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MakeYourself (Structural) (OP)
5 Mar 12 15:10
I am designing a double angle fence post member that has a tension cable attached to its top. See the attached document for a graphical representation. The tension cable spans the width of a pedestrian pathway and is attached to double angle fence posts on either side of the pathway. The cable is only for aesthetic purposes, and thusly will be loaded only by its self-weight and a design ice thickness of approximately 10 lb/ft.

In order to arrive at the moments at the base of the post, I need to determine the amount of tension in the cable at the post's top. From what I can tell, there are a few complicating items:

1) The basic catenary tension/sag equation is T = wl^2/(8*d)
where

T=horizontal tension
w=uniform vertical load
l=undeflected cable span
d=mid-span cable sag

So from this equation, I need T to solve for d, and vice versa. Which variable is known? I can imagine 2 scenarios: the cable being installed to a limited maximum sag (in this case d is known and T can be derived) or the cable being pre-tensioned to a minimum tension value (in this case T is known and d is derived).

2) When the cable undergoes the design ice load, the post/cable system will deflect to reach a point of equilibrium. The cable will sag and the posts will bend inward (creating additional sag in the cable). In order to determine these forces, I have modeled the system in RISA.

Using the RISA manual's recommendations for modeling cable action, I've broken the cable up into 5 equal members and  given the member joints an initial displacement downward (essentially a guess at the catenary shape). See second attached image. After running the analysis and recording the new displacements, I move the cable joints halfway between their initial location and the new displacements. After a few iterations, I have converged to an equilibrium state. This seems like a sensible way to arrive at a solution. Does anyone else have experience or suggestions on an analysis model?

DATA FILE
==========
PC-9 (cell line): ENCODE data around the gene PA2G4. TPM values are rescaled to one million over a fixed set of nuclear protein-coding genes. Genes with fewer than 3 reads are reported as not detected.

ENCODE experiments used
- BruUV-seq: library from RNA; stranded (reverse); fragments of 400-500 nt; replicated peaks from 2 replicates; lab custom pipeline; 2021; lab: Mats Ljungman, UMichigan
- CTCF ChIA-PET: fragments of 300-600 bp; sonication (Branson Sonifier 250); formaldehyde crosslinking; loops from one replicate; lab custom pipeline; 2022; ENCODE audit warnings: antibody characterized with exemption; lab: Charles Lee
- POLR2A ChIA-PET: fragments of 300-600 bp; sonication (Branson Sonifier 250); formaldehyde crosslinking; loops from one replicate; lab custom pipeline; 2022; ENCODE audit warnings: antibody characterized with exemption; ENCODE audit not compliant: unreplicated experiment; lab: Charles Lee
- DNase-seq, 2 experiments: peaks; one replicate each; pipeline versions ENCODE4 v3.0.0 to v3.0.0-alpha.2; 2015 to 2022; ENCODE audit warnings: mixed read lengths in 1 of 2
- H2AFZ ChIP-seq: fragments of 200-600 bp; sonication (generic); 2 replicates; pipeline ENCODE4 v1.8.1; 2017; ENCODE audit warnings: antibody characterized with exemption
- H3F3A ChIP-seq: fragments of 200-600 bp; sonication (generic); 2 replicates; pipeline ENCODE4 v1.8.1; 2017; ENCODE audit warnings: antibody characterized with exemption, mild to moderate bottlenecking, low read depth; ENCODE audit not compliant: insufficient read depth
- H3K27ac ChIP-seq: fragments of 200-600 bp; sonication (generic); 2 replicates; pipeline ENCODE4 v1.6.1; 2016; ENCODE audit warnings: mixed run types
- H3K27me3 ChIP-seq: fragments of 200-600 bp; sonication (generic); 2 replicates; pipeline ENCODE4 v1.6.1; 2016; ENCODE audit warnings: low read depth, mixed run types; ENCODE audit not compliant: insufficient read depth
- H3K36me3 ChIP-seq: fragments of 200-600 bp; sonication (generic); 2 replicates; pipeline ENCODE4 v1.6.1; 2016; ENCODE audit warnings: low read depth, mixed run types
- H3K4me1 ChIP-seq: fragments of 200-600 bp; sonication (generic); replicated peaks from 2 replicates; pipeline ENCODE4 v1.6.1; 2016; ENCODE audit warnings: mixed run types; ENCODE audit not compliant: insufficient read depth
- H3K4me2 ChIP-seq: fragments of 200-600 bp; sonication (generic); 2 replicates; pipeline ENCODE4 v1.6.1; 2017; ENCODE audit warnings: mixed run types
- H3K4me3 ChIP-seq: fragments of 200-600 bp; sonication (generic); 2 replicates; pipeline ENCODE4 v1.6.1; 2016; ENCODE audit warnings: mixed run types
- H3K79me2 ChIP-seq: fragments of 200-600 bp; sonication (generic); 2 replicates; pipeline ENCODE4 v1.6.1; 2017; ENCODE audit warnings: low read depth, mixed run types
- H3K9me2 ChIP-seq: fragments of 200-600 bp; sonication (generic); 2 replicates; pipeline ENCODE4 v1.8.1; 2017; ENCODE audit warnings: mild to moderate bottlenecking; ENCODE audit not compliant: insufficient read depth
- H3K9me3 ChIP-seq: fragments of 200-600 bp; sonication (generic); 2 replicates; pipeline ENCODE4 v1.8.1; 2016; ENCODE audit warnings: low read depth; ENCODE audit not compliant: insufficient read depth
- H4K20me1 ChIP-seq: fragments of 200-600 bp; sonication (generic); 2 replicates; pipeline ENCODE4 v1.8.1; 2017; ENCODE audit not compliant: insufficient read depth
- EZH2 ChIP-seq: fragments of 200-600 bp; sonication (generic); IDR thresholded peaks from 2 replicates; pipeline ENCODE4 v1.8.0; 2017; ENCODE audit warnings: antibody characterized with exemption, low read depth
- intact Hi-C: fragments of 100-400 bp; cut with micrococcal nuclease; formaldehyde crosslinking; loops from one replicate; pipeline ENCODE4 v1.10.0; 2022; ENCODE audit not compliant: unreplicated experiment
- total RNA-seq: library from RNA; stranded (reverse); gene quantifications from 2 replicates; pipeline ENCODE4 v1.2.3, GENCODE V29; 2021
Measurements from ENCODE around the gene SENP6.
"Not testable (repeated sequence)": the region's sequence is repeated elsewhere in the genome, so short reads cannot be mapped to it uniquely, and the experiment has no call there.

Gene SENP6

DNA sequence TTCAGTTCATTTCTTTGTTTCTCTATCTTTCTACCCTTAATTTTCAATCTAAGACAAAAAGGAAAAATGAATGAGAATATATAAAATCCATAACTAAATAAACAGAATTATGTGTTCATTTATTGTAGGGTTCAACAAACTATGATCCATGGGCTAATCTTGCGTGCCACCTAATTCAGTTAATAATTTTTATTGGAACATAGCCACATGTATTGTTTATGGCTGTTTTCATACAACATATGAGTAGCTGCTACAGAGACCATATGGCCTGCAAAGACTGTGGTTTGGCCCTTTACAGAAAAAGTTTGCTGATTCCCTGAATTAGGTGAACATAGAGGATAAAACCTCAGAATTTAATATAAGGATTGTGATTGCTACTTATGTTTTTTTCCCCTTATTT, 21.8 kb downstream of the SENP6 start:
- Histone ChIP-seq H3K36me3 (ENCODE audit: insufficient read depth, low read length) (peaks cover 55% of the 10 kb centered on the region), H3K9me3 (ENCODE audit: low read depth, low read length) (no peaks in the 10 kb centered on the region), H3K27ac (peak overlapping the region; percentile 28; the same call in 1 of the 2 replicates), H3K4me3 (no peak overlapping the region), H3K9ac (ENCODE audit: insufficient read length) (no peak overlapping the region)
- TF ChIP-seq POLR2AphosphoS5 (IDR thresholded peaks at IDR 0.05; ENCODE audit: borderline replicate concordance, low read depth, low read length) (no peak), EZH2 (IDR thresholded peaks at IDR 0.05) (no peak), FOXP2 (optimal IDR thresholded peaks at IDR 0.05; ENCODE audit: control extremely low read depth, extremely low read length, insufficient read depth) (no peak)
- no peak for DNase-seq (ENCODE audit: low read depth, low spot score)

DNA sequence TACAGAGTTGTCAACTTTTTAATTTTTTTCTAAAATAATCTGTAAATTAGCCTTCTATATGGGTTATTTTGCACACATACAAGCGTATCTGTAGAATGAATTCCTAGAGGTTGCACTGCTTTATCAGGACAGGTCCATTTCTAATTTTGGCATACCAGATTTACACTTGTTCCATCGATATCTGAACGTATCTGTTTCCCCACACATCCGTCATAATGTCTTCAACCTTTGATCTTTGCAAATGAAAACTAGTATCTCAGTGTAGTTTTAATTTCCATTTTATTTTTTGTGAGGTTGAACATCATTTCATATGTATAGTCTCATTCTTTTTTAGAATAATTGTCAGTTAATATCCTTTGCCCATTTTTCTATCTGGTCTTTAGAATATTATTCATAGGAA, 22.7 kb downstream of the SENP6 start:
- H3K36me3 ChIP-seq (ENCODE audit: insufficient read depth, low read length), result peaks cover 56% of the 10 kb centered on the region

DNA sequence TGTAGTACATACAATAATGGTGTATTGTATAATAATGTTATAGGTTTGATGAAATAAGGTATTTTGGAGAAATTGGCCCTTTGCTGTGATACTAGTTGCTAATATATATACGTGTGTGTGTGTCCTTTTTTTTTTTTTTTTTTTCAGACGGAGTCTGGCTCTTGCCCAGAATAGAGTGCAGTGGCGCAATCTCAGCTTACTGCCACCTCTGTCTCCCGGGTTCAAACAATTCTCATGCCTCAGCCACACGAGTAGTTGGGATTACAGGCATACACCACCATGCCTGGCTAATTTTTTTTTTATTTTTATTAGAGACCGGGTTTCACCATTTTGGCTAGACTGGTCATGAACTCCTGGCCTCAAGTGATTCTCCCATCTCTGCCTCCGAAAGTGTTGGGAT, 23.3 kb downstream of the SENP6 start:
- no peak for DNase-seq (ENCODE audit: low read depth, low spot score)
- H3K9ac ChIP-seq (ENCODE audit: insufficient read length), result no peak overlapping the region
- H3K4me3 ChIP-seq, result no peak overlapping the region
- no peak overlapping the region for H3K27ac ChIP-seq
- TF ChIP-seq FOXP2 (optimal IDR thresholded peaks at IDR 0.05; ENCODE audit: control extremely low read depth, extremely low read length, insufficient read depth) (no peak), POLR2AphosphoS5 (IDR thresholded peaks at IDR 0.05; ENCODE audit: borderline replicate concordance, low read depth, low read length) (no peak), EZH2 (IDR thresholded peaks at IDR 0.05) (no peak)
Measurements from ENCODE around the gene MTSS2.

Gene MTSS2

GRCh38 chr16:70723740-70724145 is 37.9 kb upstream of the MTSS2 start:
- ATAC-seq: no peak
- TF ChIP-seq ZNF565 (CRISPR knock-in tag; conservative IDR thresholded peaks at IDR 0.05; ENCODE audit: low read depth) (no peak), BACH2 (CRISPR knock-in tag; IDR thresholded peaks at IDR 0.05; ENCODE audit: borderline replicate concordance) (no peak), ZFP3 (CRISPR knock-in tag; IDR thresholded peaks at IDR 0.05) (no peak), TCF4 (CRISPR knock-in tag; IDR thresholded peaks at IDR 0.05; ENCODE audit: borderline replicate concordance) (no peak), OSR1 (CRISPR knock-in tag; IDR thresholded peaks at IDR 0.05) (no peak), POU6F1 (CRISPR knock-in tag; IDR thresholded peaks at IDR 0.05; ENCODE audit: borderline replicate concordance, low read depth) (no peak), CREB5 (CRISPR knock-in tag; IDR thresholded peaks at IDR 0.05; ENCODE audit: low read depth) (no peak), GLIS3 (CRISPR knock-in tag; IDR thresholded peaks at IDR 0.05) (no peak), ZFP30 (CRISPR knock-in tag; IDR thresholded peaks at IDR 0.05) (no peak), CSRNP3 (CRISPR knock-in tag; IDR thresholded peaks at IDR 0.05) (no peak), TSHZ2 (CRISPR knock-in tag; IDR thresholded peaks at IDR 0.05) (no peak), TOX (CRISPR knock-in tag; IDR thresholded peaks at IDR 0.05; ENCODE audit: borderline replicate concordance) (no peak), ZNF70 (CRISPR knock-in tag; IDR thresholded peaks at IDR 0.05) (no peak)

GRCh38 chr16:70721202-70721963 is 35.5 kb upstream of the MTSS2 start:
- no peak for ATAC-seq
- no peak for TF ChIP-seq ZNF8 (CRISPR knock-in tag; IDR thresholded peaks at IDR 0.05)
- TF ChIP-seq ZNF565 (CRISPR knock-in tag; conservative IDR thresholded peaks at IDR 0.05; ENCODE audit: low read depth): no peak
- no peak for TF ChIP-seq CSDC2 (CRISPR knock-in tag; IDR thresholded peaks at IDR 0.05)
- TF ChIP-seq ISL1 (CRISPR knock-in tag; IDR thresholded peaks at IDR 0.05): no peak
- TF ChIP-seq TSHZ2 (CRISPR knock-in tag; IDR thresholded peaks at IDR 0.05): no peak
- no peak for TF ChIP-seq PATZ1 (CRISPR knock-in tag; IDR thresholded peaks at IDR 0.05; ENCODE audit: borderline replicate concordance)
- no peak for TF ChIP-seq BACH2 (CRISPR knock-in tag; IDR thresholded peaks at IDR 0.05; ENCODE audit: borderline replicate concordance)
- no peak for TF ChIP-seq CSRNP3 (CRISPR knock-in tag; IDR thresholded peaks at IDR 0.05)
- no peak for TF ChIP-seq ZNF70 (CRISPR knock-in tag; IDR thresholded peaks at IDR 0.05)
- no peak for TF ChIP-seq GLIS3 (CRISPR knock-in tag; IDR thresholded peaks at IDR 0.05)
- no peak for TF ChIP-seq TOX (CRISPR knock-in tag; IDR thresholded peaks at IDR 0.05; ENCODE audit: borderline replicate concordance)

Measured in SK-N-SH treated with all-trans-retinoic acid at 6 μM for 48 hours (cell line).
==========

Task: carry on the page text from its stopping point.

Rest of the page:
I've used an E=12,000 ksi and an effective area Ae=0.5Ag which approximates the midrange of values listed in the Wire Rope Engineering Handbook. I've used a 1" diameter cable with Ae=0.393 in2.

Thanks guys; any and all help is appreciated.
 
CANPRO (Structural)
5 Mar 12 15:28
A couple of thoughts...

If this is a hand rail you may have to design it for more than just ice...I think there are minimum forces to design for (200lbs pt load I think, or a min. lb/ft)

Also, I think modelling the cable in RISA might be a bit overkill...I'm looking at my structures book from school and the calc's aren't that bad

I would think you would want to pick an acceptable deflection, then calc your tensions, then size your cable.
rb1957 (Aerospace)
5 Mar 12 15:40
the cable's 14' high, i think that's a bit much for a hand-rail ?

i agree with the modelling comments ... surely a cable design guide (such as you've referred) is sufficient ?  else "simple" hand calcs; the biggest concern (IMHO) is the impact on the columns.
JoshPlum (Structural)
5 Mar 12 16:01
This is probably not a great application for RISA.  The problem is that a transversely loaded cable is a highly geometrically non-linear problem. And, the RISA features for geometric non-linearity are more geared towards building structures (i.e. P-Delta analysis).  Therefore, the analysis (at least as of early 2012) is not really sophisticated enough to handle that type of transversely loaded cables.  

The technique used in the Modeling Tips section can be used. However, it has a number of limitations:

1) It is really most effective when you ALREADY know the final deflected shape of the cable. In that way, it can be used to VERIFY the accuracy of another calcualtion.  But, it is a difficult and iterative process if you are trying to use trial and error to guess at the correct geometry to input into the program.